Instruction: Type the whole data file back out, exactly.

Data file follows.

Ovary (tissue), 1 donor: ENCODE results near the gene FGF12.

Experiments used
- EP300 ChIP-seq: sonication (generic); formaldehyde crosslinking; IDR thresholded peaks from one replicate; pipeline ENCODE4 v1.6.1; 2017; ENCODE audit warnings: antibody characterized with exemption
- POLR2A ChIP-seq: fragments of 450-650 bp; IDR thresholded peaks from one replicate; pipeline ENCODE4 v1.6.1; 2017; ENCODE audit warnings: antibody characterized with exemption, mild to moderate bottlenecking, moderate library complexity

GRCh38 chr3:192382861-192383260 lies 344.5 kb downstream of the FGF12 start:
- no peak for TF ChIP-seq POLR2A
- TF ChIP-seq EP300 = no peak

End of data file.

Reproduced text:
Ovary (tissue), 1 donor: ENCODE results near the gene FGF12.

Experiments used
- EP300 ChIP-seq: sonication (generic); formaldehyde crosslinking; IDR thresholded peaks from one replicate; pipeline ENCODE4 v1.6.1; 2017; ENCODE audit warnings: antibody characterized with exemption
- POLR2A ChIP-seq: fragments of 450-650 bp; IDR thresholded peaks from one replicate; pipeline ENCODE4 v1.6.1; 2017; ENCODE audit warnings: antibody characterized with exemption, mild to moderate bottlenecking, moderate library complexity

GRCh38 chr3:192382861-192383260 lies 344.5 kb downstream of the FGF12 start:
- no peak for TF ChIP-seq POLR2A
- TF ChIP-seq EP300 = no peak